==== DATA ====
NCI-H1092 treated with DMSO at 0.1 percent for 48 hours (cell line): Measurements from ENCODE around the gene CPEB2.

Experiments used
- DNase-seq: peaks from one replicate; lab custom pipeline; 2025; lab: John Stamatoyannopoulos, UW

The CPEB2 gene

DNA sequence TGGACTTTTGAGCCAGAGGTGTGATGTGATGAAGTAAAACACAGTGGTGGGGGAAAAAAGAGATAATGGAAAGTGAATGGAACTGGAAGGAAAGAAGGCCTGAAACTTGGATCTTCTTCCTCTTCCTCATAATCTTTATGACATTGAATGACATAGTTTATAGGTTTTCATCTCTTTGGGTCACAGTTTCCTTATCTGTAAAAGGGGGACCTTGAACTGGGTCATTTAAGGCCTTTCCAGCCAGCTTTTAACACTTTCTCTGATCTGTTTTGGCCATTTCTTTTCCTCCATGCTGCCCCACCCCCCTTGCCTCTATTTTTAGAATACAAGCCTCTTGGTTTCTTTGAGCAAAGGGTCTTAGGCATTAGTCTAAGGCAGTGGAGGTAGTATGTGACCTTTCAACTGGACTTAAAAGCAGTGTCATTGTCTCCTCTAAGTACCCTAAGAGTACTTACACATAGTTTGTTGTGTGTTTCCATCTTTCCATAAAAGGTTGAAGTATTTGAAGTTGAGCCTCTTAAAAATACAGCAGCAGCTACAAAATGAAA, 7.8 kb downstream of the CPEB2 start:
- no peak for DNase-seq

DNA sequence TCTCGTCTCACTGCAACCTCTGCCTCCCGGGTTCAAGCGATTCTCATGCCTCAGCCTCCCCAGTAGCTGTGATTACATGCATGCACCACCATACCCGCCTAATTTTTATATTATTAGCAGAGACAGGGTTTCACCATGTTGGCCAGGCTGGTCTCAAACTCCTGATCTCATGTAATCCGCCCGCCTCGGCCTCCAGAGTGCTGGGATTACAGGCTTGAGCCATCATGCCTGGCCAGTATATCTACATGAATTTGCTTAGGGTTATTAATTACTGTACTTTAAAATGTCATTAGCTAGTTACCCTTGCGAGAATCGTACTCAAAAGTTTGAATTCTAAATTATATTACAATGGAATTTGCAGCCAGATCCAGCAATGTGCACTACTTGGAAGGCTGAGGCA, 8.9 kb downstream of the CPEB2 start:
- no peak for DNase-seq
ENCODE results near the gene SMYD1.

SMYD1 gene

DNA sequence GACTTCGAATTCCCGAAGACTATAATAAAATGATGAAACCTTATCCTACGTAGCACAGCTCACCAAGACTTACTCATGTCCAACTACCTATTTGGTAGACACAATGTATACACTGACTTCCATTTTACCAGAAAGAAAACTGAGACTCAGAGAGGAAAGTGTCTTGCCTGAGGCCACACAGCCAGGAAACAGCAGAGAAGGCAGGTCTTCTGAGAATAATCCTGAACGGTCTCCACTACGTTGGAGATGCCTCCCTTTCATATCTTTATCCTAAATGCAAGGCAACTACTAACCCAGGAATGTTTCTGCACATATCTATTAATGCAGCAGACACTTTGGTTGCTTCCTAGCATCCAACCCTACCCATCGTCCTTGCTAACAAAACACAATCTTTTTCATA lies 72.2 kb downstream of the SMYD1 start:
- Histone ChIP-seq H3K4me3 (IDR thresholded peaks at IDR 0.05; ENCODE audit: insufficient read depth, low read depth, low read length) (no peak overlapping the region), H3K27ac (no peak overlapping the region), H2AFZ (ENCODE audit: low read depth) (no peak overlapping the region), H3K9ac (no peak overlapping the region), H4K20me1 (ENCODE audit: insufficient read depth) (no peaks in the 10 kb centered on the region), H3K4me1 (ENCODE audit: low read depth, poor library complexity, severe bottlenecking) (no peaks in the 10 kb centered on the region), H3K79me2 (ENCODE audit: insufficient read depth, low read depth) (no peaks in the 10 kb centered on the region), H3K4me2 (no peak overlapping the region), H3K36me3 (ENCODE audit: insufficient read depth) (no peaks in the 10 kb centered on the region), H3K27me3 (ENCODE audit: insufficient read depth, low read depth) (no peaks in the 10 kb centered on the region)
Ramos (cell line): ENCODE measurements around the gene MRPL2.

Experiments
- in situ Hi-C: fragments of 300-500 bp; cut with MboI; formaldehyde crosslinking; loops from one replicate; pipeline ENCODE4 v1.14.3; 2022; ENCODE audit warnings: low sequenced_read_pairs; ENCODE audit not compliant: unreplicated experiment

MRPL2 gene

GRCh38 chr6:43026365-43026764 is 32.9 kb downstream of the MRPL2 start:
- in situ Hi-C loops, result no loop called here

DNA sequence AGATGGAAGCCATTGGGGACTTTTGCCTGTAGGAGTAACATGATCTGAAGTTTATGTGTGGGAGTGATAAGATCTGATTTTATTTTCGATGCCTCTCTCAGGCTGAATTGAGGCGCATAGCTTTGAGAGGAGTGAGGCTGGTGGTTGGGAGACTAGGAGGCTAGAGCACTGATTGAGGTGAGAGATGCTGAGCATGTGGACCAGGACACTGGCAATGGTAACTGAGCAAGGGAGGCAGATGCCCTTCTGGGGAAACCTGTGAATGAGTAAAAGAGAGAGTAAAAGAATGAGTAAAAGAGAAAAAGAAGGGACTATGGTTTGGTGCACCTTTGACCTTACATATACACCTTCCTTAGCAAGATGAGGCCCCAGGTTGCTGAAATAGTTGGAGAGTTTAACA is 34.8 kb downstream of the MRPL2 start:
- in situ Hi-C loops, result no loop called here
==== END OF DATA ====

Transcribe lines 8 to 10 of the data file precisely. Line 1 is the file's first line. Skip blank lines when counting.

- no peak for DNase-seq
ENCODE results near the gene SMYD1.

SMYD1 gene